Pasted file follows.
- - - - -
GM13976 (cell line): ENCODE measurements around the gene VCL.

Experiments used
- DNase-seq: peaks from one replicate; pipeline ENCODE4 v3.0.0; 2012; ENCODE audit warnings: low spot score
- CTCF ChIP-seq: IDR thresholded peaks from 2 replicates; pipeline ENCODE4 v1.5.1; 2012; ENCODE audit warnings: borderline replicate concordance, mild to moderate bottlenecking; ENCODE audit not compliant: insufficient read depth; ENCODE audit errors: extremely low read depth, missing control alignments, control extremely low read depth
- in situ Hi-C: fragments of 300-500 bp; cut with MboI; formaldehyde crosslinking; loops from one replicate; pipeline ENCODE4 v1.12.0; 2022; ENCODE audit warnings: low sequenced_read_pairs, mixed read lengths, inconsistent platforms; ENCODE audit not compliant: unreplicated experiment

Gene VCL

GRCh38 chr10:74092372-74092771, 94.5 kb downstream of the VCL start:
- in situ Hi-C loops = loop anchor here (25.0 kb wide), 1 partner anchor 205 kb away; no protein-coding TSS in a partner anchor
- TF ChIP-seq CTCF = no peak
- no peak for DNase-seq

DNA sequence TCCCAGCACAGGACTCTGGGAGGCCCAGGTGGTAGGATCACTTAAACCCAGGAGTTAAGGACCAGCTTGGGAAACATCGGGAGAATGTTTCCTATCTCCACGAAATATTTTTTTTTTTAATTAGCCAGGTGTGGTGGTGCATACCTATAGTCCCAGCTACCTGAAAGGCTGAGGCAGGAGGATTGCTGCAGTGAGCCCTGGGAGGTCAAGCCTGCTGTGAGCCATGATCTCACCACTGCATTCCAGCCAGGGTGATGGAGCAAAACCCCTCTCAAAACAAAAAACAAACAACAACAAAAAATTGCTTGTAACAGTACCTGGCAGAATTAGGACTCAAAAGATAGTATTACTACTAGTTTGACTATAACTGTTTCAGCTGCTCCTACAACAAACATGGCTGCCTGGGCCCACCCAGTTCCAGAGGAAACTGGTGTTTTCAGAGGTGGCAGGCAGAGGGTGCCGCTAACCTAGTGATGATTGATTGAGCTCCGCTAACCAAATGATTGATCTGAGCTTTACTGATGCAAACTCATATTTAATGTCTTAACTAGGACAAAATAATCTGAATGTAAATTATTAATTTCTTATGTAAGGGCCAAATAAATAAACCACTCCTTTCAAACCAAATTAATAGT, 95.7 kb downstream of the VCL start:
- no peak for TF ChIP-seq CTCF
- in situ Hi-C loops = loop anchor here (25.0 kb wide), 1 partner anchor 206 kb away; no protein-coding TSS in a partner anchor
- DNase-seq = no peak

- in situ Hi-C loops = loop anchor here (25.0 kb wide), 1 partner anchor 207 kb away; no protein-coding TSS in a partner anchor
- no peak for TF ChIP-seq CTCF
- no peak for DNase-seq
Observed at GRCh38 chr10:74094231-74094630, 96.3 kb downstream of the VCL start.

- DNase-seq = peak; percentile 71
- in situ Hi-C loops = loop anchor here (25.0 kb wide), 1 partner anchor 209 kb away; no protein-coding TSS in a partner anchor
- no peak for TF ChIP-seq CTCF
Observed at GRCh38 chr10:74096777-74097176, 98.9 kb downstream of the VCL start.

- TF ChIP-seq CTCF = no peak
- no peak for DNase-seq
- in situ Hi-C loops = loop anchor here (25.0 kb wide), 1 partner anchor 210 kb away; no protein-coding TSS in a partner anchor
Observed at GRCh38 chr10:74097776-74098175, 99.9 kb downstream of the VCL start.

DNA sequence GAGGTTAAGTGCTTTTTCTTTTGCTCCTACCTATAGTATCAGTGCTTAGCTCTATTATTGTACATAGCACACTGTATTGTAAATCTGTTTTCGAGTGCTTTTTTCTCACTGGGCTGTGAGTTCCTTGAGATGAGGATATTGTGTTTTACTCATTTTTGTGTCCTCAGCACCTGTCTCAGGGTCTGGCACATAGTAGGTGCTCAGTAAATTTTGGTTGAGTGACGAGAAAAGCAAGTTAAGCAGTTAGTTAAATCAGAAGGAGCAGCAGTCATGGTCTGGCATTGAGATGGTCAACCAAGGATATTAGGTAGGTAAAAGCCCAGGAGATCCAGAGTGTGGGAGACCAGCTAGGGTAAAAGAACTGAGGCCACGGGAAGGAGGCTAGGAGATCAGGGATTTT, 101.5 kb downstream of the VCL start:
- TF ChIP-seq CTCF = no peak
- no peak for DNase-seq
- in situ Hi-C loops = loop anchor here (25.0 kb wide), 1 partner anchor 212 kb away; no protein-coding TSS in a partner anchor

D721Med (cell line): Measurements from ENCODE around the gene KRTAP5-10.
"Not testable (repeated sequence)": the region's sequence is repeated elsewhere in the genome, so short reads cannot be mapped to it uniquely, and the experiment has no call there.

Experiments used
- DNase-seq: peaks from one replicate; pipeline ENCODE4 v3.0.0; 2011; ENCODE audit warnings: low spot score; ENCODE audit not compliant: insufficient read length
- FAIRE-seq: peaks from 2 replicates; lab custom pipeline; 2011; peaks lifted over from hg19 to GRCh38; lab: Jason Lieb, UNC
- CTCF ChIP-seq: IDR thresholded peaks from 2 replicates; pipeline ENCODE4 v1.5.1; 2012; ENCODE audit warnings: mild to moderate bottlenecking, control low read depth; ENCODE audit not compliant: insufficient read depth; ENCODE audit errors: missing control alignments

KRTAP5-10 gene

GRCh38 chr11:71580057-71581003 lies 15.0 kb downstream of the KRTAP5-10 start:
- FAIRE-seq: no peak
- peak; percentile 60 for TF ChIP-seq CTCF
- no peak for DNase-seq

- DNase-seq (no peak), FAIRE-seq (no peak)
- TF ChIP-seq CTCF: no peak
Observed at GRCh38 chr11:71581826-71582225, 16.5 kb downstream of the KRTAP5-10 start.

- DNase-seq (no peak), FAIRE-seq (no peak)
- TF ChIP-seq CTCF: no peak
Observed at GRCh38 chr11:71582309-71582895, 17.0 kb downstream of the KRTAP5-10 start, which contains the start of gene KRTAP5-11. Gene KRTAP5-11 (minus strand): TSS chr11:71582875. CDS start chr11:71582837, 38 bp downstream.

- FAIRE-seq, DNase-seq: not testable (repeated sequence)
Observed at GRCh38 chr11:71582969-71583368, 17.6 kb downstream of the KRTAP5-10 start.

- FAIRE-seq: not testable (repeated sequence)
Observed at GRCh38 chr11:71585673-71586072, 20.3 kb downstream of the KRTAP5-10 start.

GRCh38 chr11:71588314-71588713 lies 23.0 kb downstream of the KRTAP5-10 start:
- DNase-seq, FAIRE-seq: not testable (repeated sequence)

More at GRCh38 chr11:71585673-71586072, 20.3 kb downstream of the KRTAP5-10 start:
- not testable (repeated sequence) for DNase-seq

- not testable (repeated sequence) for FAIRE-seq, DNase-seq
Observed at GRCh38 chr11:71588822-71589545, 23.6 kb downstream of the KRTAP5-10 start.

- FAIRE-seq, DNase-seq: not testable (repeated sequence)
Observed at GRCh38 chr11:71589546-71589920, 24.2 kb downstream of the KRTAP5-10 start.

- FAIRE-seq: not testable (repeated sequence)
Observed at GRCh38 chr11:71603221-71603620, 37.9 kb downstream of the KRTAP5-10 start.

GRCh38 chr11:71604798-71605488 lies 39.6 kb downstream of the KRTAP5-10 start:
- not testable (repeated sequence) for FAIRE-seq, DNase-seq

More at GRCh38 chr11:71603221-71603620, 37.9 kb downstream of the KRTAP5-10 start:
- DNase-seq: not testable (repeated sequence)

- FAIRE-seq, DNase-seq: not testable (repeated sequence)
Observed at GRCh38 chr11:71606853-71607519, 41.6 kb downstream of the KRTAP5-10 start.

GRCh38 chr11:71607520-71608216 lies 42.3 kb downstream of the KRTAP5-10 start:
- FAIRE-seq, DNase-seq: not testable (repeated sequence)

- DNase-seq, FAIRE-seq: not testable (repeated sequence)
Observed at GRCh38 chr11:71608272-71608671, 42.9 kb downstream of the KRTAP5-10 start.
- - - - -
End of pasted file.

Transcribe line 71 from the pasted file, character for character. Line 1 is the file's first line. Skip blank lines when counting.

Observed at GRCh38 chr11:71608272-71608671, 42.9 kb downstream of the KRTAP5-10 start.